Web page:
Mostly though youíll be on a resource scrounge. Canít get far without fuel; canít launch missiles without stock or deploy droids without the right parts. Youíll be able to scrounge these up by destroying or capturing enemy ships, along with scrap which serves as a cover-all currency. You can use it to buy the bits you need at stores, as well as ship perks, new crew-mates and hull repairs or you can use it to upgrade your craft. Your ship is divided into sub sections that all need to draw power from your generator which is limited in output forcing you to decide on the fly what should take priority. You need hardy shields to soak up damage, but working on the engines will help you avoid incoming attacks. Want more than one weapon on the go? Thatís a costly amount of power and upgrades youíll probably going to be needing. Oxygen generators can be buffed, cameras can eventually peek in on enemy interiors. You can bolster these further by having them manned by a crewmember. Doesnít matter; youíll still probably die.



Still hurting from my previous losses, a more aggressive playthough brought me a rapid fire succession of messy deaths before I found my groove and seemed to be on a better path than before. I filed my crew quota up quickly, employing sturdier races that would last more than a few seconds against pesky intruders. A few systems in, I found a fire beam literally floating in space and coupled it to my ship and spent the rest of the game giggling like a madman as I overwhelmed shields and trapped enemy crews between burning rooms. Some I roasted inside their own ship; sometimes, I just made a wall of flame around a broken O2 generator and watched them slowly suffocate whilst I cackled and gloated. Oh, I found me some Lanius; they donít need O2 to survive and their ships can open to the vacuum of space. The flames werenít as effective as they had been elsewhere, but they still burn like anyone else. And they did. And all was well.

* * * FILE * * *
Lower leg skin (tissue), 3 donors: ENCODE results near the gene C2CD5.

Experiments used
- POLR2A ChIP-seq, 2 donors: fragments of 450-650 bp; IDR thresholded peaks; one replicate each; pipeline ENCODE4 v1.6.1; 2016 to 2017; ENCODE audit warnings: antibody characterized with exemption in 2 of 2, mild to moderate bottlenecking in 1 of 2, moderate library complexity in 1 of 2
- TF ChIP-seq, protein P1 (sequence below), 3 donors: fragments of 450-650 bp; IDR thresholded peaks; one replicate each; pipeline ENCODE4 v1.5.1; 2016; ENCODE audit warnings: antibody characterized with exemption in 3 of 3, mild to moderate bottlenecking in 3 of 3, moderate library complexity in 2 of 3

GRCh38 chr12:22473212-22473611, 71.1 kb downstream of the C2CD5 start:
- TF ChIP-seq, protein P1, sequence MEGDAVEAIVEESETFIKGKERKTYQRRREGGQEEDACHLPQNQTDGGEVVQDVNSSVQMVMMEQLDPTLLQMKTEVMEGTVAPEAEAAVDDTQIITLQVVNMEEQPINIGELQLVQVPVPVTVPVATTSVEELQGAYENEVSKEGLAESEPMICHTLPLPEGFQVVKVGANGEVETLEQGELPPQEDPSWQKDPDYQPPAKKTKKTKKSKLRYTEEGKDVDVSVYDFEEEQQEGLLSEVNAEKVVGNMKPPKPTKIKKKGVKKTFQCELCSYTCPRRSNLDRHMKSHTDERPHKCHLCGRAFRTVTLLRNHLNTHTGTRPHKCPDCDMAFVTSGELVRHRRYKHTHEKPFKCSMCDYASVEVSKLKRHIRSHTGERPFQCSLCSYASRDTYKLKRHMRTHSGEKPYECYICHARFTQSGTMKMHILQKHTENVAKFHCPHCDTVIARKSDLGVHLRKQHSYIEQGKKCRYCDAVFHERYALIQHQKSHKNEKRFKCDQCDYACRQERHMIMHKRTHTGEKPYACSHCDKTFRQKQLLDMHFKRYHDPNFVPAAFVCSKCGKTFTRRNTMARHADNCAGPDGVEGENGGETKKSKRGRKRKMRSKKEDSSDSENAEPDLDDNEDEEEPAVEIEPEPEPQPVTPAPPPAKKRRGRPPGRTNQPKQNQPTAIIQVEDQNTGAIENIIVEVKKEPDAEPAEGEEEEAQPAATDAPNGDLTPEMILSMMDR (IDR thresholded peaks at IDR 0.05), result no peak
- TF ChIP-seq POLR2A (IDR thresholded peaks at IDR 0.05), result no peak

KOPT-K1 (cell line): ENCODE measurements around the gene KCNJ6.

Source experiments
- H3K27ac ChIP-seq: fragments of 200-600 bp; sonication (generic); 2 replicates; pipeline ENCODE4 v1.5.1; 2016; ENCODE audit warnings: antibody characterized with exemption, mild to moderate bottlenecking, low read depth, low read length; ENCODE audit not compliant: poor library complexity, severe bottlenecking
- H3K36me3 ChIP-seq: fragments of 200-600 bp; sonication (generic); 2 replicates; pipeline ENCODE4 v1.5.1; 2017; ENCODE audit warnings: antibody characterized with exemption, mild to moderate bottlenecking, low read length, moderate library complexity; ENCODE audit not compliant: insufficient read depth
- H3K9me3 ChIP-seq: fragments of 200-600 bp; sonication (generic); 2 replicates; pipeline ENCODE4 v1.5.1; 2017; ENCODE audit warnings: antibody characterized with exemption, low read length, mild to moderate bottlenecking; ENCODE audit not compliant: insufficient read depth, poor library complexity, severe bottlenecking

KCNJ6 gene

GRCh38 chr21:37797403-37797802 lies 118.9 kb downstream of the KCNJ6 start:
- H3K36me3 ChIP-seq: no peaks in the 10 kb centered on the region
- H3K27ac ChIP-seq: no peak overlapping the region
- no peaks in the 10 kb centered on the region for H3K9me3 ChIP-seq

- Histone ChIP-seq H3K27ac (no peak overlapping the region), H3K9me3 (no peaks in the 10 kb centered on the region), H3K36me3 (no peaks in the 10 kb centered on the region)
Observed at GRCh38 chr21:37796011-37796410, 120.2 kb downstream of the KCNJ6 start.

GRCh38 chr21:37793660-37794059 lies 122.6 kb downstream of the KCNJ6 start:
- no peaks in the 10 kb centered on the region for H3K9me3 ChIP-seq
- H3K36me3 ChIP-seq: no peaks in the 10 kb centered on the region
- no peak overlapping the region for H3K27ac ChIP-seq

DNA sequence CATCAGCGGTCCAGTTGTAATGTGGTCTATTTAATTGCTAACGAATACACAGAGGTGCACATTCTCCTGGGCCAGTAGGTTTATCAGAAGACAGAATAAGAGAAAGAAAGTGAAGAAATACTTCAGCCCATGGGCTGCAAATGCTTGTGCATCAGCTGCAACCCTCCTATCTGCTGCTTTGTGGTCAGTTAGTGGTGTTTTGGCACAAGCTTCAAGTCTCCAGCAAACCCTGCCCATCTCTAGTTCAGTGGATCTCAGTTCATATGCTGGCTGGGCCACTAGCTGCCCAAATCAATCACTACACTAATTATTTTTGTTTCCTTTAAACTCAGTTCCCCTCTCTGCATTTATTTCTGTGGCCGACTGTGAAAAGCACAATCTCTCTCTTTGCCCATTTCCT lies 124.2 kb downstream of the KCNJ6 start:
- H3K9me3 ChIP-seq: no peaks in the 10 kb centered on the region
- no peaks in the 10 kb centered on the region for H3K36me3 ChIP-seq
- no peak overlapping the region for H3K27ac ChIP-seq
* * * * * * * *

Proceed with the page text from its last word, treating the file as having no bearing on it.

Then I reached the final sector of space, was set upon by the Rebelís flagship and was quickly destroyed. They hacked my mind control system and turned my rockman into a rampaging psycho. They bypassed my shields with missiles and multiple laser banks. If it looked like I was about to gain the upper hand, they cloaked and escaped my weapons lock. Without a target to lock on to, without the chance to overwhelm their shields, the fire could do nothing. I was destroyed. I was beaten.



Iíve lost count of how many times Iíve been destroyed in my quest to find conclusion in FTL. The pirate ambushes, the solar flares, the meteor storms, the alien viruses, running out of resources, running out of systems to hide in, running out of air -- thereís always immeasurable odds stacked against you, but you always feel like if you did a few things a little differently or if your luck had held just a little bit more, youíd have made it to the finishing line. Youíre kidding yourself - FTL exists only to screw you over. But I just canít quit it.

Rating: 9/10


EmP's avatar
Staff review by Gary Hartley (January 04, 2015)

Gary Hartley arbitrarily arrives, leaves a review for a game no one has heard of, then retreats to his 17th century castle in rural England to feed whatever lives in the moat and complain about you.

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zippdementia posted January 04, 2015:

God I love FTL! I haven't been playing much recently, but I never did get tired of it, just got busy with DND5.
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EmP posted January 05, 2015:

I often park FTL for months to go away and play other stuff, but I can always just drop right back in, pick up where I left off, and get killed in new and interesting ways.
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Germ posted January 05, 2015: